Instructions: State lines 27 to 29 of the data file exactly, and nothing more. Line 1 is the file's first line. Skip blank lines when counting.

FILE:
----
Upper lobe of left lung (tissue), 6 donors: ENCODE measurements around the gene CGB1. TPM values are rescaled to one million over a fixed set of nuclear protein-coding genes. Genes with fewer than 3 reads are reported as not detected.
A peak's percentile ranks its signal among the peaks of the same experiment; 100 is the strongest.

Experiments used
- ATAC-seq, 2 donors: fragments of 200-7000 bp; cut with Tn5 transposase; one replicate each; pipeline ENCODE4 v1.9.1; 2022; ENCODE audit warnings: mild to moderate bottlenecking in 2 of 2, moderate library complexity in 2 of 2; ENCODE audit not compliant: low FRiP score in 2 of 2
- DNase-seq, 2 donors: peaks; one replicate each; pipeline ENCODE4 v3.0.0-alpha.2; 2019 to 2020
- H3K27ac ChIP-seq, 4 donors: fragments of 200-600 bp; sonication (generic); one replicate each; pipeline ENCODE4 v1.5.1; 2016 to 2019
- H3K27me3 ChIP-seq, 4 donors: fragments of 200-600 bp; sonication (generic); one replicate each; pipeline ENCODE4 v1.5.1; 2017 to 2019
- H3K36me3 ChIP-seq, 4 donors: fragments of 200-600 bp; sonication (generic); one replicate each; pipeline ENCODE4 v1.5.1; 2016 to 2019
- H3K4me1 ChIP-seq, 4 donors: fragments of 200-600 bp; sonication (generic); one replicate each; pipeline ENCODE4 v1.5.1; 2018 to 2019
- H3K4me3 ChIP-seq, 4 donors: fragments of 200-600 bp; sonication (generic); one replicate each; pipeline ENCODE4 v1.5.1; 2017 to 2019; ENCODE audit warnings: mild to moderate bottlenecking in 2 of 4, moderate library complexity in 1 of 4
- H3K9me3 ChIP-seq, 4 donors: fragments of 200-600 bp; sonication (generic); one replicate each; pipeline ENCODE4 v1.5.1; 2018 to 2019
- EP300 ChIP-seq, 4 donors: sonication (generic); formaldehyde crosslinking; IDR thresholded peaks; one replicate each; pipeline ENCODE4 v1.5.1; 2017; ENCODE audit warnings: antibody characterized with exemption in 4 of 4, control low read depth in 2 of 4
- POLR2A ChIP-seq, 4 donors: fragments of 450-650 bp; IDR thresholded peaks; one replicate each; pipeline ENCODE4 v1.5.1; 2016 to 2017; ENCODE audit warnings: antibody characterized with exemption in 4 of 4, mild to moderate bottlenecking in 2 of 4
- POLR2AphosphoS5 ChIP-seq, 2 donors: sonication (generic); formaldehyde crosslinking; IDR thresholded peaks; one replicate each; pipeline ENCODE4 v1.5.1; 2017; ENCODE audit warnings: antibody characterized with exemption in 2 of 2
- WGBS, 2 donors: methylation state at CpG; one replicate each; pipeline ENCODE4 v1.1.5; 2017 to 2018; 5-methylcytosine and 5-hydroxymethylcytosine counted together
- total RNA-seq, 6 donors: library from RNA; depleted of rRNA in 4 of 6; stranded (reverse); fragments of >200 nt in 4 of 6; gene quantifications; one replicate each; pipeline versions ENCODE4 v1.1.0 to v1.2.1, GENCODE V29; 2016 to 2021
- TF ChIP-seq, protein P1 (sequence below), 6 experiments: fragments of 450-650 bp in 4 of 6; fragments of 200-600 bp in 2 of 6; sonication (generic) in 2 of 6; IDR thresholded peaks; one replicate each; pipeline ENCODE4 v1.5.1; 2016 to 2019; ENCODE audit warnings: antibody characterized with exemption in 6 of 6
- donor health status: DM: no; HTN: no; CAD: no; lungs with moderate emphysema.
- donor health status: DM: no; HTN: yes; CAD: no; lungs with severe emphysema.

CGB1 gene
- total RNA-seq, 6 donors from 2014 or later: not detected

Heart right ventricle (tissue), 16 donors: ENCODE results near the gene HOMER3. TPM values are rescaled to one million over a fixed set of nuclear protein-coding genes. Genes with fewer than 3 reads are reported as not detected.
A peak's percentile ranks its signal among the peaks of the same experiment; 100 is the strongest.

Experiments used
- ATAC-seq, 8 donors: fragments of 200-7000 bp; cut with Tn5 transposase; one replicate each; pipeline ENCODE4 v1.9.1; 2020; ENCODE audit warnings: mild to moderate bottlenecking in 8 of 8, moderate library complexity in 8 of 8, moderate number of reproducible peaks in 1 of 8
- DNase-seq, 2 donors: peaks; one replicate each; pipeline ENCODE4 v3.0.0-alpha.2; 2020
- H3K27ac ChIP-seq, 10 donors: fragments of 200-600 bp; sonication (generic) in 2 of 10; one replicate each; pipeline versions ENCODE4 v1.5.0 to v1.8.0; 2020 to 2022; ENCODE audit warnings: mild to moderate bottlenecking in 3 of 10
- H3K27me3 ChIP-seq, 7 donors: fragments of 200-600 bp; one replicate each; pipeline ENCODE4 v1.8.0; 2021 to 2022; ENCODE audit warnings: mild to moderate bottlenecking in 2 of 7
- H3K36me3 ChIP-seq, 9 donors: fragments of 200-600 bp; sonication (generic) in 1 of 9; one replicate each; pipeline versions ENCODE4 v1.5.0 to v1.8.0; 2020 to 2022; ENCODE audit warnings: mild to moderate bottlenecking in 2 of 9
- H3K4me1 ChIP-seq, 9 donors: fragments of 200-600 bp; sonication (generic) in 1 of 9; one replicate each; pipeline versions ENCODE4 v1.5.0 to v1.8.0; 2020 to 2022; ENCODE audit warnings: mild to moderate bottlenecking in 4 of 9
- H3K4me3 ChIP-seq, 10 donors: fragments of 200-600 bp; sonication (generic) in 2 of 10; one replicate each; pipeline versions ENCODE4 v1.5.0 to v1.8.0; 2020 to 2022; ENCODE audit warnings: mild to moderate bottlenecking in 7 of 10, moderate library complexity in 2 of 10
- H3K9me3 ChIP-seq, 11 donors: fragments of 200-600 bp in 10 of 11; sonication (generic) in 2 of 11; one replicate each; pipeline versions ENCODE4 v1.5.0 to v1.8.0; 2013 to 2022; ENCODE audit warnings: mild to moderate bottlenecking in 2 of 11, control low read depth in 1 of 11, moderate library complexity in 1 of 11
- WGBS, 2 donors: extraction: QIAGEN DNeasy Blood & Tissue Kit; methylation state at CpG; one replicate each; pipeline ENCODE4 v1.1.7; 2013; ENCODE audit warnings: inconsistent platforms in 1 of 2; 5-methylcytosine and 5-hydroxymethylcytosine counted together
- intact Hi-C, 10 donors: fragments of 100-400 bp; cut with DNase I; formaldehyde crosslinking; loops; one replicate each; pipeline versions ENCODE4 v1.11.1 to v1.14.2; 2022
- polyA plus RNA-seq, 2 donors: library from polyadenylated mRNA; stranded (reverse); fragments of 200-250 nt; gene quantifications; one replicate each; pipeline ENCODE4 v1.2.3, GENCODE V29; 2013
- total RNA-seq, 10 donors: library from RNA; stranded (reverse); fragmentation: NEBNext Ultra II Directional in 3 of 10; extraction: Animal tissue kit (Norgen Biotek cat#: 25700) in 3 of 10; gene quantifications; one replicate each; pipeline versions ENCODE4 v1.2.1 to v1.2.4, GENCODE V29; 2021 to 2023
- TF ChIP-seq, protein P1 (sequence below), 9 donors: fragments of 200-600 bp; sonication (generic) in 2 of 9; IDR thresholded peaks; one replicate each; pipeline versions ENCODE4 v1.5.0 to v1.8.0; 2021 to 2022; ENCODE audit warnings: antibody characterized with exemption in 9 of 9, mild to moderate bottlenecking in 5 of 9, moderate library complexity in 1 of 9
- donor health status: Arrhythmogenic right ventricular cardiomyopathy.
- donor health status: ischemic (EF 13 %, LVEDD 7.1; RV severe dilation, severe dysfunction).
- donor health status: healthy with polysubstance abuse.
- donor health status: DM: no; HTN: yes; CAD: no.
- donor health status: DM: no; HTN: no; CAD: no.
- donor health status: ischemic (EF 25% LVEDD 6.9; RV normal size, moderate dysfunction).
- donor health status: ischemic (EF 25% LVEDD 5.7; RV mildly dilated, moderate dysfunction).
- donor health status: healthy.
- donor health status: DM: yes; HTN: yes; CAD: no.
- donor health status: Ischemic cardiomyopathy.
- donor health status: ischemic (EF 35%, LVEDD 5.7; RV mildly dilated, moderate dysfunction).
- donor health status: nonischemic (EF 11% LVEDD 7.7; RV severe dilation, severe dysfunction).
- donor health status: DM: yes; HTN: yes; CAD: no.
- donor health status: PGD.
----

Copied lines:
- H3K27ac ChIP-seq, 10 donors: fragments of 200-600 bp; sonication (generic) in 2 of 10; one replicate each; pipeline versions ENCODE4 v1.5.0 to v1.8.0; 2020 to 2022; ENCODE audit warnings: mild to moderate bottlenecking in 3 of 10
- H3K27me3 ChIP-seq, 7 donors: fragments of 200-600 bp; one replicate each; pipeline ENCODE4 v1.8.0; 2021 to 2022; ENCODE audit warnings: mild to moderate bottlenecking in 2 of 7
- H3K36me3 ChIP-seq, 9 donors: fragments of 200-600 bp; sonication (generic) in 1 of 9; one replicate each; pipeline versions ENCODE4 v1.5.0 to v1.8.0; 2020 to 2022; ENCODE audit warnings: mild to moderate bottlenecking in 2 of 9